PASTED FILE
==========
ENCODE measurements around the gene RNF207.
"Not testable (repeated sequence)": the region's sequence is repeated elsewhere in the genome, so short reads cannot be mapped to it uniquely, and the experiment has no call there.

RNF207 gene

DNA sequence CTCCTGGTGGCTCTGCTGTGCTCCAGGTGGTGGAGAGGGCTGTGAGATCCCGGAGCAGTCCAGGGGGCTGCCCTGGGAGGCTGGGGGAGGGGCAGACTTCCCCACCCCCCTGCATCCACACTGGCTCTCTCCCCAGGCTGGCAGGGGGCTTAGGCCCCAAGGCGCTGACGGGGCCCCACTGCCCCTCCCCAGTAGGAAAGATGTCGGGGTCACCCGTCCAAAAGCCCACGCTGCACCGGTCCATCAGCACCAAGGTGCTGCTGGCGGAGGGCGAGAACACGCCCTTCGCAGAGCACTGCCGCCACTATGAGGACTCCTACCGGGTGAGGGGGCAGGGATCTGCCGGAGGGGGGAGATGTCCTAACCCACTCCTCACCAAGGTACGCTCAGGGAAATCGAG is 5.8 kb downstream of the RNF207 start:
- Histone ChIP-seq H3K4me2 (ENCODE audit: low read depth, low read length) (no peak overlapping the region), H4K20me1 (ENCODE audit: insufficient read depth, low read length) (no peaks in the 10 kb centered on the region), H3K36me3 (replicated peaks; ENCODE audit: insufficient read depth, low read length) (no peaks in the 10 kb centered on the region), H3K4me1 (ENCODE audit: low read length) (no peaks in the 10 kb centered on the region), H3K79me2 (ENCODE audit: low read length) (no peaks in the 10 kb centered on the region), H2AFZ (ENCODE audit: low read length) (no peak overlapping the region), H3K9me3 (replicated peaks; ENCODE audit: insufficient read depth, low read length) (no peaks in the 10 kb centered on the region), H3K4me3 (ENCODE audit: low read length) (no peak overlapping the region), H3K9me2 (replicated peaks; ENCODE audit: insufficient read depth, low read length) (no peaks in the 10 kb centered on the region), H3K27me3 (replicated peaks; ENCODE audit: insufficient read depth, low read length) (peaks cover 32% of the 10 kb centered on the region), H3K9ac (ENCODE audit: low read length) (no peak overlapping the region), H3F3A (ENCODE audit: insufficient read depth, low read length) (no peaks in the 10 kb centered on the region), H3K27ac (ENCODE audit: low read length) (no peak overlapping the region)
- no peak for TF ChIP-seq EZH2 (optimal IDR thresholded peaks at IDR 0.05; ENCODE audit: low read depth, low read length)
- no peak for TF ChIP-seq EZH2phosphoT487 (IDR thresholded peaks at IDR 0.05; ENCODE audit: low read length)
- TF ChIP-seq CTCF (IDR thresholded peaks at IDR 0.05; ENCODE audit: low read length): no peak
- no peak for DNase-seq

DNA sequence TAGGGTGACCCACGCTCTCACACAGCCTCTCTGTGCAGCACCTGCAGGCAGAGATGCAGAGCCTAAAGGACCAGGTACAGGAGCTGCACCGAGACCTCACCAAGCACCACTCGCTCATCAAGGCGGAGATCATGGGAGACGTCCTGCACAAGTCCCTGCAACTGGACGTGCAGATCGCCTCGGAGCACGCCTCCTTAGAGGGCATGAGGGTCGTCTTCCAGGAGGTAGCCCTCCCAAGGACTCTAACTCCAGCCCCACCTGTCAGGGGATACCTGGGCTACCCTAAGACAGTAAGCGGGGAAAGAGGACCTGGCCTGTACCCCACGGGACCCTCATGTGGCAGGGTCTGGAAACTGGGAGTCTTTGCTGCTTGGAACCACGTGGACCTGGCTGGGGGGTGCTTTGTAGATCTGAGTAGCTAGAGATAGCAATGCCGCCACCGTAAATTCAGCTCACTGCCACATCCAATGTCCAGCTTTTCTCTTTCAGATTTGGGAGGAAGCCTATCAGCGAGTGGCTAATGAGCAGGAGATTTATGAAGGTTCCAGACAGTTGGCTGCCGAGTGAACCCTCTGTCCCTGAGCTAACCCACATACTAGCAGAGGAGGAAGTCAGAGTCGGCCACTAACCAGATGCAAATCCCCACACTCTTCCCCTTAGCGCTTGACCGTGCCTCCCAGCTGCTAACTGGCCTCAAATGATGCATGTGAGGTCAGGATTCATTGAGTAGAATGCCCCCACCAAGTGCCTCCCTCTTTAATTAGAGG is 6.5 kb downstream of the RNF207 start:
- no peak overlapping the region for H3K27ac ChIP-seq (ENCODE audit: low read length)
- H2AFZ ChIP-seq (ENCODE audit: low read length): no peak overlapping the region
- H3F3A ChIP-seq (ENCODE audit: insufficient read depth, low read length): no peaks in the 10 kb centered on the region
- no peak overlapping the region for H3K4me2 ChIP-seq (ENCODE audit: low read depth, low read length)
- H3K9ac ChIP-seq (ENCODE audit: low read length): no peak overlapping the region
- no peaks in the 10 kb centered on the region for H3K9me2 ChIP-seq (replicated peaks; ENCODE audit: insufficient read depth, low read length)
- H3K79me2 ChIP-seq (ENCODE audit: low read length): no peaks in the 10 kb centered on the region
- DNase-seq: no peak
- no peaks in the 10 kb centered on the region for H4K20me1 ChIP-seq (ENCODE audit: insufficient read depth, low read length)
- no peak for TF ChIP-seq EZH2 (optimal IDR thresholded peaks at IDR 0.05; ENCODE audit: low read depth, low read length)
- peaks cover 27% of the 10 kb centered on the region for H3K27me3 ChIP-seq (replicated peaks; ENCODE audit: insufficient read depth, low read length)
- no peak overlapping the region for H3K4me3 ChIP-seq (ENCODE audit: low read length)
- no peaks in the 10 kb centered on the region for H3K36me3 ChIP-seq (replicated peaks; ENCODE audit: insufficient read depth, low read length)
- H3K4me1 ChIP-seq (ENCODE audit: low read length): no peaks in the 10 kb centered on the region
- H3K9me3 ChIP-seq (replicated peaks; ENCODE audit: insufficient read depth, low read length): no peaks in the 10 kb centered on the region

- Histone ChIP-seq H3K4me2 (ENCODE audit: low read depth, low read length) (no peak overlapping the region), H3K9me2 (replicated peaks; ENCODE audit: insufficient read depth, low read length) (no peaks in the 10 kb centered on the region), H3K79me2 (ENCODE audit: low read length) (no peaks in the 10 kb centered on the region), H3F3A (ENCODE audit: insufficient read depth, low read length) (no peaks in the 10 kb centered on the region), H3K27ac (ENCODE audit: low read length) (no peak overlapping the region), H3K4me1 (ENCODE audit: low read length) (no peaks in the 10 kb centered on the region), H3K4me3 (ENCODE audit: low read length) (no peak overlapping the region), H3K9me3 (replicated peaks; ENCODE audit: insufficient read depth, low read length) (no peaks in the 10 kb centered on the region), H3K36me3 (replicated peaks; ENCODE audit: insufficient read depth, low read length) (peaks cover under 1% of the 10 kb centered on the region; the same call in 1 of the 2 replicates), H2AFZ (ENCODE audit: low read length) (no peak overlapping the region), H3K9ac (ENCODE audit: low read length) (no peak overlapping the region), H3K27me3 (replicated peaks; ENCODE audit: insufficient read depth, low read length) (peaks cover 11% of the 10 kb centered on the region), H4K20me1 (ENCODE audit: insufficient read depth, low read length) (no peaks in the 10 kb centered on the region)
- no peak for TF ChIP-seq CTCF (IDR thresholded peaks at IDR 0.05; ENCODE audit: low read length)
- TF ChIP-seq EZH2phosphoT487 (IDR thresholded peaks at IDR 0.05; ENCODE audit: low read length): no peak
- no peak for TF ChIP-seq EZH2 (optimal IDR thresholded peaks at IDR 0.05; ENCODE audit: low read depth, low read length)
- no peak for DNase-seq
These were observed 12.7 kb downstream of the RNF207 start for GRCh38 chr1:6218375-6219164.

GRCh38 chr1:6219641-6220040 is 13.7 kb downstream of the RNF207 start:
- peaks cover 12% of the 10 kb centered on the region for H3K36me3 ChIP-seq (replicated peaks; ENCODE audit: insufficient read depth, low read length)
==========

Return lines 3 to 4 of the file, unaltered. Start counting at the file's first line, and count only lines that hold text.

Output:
RNF207 gene

DNA sequence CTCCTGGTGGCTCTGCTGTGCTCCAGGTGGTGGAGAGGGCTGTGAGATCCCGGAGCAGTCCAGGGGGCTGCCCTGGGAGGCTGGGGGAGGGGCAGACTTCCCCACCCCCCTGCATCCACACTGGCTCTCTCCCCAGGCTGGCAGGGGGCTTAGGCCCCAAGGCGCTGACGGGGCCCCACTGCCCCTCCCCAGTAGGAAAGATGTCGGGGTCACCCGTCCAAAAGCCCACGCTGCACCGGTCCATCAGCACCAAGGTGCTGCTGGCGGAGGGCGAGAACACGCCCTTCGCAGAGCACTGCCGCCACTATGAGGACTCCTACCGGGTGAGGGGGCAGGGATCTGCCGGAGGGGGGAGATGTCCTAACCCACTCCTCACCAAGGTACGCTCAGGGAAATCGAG is 5.8 kb downstream of the RNF207 start: